c) Adobe “Art and Soul Art Challenge” update (sort of) – you’ll recall that, last month, I shared the basic info about a competition the folks at Adobe (makers of Photoshop, Illustrator, Creative Cloud, etc.) and the marketing team at Disney/Pixar were running that challenged creative people everywhere to come up with an album cover design for the upcoming release of the soundtrack album for their critically-acclaimed animated film Art and Soul. Entries were to be submitted by Jan. 10th and winners were to be notified by the end of January but, as of the date of this publication, I haven’t seen anything about who had won and what their entries looked like, so as soon as I have this info, I’ll be sharing it with you. The grand prize winner was to receive a prize package that included a check for $10,000 plus a private mentoring session from one of Pixar’s designer, along with loads of nice swag.

As part of their ongoing educational initiatives, Adobe published two tutorials that, in case you’re needing a refresher course on how to make album art – one’s to show you how to use Illustrator to make an album cover while the other shows you the same thing on Photoshop –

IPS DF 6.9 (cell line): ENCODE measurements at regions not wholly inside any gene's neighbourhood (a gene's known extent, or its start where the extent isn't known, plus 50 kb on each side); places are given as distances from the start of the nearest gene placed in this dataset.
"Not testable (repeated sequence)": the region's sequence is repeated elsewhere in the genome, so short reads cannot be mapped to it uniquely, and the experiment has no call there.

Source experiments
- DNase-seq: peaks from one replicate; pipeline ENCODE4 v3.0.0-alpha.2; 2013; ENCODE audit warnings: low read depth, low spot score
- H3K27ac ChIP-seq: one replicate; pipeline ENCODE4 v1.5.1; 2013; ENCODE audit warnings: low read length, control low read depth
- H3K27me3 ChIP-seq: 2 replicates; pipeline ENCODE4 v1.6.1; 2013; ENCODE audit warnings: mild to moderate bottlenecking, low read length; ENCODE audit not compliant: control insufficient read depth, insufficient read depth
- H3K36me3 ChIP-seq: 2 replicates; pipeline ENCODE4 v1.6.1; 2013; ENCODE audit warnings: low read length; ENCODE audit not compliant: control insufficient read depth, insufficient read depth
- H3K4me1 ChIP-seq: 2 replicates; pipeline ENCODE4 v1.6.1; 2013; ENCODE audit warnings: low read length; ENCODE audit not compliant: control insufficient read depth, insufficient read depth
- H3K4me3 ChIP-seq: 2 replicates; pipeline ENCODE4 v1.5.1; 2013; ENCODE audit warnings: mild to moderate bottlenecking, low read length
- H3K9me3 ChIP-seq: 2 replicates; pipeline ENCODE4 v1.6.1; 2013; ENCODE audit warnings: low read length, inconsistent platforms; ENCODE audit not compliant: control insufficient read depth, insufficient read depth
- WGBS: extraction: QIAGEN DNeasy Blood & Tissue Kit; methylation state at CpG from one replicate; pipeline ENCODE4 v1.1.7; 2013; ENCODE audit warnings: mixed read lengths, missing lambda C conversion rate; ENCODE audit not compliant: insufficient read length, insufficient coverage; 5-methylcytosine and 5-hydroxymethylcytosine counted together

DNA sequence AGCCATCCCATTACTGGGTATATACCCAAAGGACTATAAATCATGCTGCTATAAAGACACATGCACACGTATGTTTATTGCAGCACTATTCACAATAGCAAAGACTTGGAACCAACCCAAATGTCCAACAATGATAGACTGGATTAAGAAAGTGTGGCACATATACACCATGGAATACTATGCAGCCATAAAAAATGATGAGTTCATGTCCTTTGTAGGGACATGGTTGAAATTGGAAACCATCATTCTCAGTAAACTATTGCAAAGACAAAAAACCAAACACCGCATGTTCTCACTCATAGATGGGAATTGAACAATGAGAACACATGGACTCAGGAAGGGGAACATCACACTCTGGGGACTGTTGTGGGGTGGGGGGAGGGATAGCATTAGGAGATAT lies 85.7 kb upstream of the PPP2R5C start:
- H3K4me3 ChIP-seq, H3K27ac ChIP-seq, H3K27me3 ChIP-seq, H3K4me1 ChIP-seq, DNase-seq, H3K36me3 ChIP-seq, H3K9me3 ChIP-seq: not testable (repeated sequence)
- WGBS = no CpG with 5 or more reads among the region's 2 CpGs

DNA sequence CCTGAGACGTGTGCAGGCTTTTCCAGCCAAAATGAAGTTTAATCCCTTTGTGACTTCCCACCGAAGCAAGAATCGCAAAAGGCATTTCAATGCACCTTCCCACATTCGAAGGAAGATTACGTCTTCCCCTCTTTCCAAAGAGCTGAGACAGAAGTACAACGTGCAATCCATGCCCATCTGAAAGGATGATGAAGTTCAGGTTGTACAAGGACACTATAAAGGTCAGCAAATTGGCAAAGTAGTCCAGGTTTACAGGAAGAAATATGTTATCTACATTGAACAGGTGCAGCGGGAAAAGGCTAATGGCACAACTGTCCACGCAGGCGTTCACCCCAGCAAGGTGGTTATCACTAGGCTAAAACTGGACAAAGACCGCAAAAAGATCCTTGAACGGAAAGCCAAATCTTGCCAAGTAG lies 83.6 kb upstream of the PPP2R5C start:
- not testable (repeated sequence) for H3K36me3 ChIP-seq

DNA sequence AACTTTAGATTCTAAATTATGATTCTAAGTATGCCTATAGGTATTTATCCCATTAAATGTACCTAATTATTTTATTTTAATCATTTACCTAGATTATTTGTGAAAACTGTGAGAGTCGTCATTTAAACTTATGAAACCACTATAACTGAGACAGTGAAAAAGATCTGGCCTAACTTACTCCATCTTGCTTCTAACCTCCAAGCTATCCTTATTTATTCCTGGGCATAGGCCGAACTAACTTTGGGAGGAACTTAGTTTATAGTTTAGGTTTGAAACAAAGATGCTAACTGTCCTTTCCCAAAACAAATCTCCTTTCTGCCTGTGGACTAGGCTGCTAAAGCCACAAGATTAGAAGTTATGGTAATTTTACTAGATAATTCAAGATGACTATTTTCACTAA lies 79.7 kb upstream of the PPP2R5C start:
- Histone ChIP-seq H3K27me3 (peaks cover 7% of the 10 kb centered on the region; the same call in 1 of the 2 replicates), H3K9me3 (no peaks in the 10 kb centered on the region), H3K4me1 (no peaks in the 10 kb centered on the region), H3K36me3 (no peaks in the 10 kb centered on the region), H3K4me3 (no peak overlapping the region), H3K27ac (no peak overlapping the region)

d) Comments from a new generation of album cover aficionados – In an article by Sofia Johanson on the University of Cambridge’s Varsity newspaper (an independent student publication) web site, she asks readers to consider this existential question – “Does Album Art Reflect The Music Inside?” Presenting her arguments from the angle that “he more shocking/pretty/intriguing the cover, the more likely it is to gain attention, and therefore the more likely a person is to give the music a quick listen, and the more likely they are then to buy or download the album,” Sofia uses examples from a wide range of genres and time frames to have us consider what she admits is her take that, from her admittedly “highly cynical point of view, album art has always existed to serve capitalism”.

Whether or not you agree with her contentions and presentation of her evidence, it is heartwarming to see the younger generations pondering some of the same “art vs. commerce” questions collectors and those simply taken in by the artform have been having to consider over the past 60+ years.

That’s all for now – stay tuned and be on the lookout for timely news alerts on our news feed – – and it is our plan to return in early March with another monthly summary for you.
Peace and Love to you all.

Unless otherwise noted, all text and images included in this article are Copyright 2021 Mike Goldstein and – All Rights Reserved. All of trade names mentioned in these summaries are the properties of their respective owners and are used for reference only.